David Bourget (Western Ontario)
David Chalmers (ANU, NYU)
Rafael De Clercq
Ezio Di Nucci
Jack Alan Reynolds
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Teaching Philosophy 22 (1):1-15 (1999)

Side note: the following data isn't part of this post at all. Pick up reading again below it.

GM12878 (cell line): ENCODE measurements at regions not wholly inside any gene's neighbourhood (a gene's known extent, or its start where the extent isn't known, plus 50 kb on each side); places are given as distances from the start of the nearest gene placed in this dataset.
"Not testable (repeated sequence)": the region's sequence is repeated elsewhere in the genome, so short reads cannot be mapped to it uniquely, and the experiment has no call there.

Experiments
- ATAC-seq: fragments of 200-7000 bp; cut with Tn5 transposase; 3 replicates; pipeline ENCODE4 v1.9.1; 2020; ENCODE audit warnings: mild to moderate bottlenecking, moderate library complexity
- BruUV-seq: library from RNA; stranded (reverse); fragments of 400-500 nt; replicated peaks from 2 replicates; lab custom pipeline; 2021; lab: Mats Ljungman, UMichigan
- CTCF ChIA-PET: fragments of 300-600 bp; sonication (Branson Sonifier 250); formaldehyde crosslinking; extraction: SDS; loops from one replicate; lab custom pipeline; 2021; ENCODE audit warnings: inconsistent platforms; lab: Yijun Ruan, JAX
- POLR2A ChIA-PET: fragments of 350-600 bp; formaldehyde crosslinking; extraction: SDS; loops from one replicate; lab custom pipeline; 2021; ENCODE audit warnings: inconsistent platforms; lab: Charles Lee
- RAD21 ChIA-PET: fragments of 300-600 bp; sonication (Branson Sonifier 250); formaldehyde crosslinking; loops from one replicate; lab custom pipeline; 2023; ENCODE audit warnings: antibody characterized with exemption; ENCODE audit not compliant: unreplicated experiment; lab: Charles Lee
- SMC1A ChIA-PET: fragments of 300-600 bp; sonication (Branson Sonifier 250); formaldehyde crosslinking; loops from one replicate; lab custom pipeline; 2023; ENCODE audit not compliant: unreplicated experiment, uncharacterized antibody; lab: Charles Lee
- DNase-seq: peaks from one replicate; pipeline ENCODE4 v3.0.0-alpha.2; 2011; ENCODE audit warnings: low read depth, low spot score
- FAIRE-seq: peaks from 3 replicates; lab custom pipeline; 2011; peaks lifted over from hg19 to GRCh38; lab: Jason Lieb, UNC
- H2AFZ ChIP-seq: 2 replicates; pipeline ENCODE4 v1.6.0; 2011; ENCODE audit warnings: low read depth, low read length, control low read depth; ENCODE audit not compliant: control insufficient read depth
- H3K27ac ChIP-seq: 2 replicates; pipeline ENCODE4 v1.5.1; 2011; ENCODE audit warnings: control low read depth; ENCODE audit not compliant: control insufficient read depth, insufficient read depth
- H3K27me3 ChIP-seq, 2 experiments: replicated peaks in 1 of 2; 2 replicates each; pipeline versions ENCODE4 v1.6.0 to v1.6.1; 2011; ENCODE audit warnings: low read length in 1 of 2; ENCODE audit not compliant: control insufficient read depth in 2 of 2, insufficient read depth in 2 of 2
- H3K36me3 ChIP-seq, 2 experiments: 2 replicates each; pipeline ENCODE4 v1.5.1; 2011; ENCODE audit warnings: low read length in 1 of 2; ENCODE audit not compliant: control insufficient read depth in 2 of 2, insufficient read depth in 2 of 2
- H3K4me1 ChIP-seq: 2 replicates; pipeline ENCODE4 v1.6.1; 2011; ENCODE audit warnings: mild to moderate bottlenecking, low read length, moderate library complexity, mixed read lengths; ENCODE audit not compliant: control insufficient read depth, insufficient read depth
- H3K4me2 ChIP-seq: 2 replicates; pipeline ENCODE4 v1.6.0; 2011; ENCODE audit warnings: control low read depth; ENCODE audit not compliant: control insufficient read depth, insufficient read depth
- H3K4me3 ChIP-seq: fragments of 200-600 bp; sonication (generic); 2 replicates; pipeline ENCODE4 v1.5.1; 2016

As the percentage of U.S. citizenry over 65 years of age rises, people of old age will become increasingly present both in and out of the classroom. This paper recommends several methods for incorporating philosophical reflection about old age into several philosophy courses and various leading questions to help thematize how old age figures into philosophical texts. For an epistemology course, the author explores the question of epistemological authority and epistemological conflict . For an ethics course, the author explores one factual question and one normative question and relates both questions to the broader philosophical themes of human nature, the nature of activity or action, and what it means to live well. The author relates these questions to a number of philosophical texts and figures, including Hindu classics, Plato, Cicero, and Montaigne
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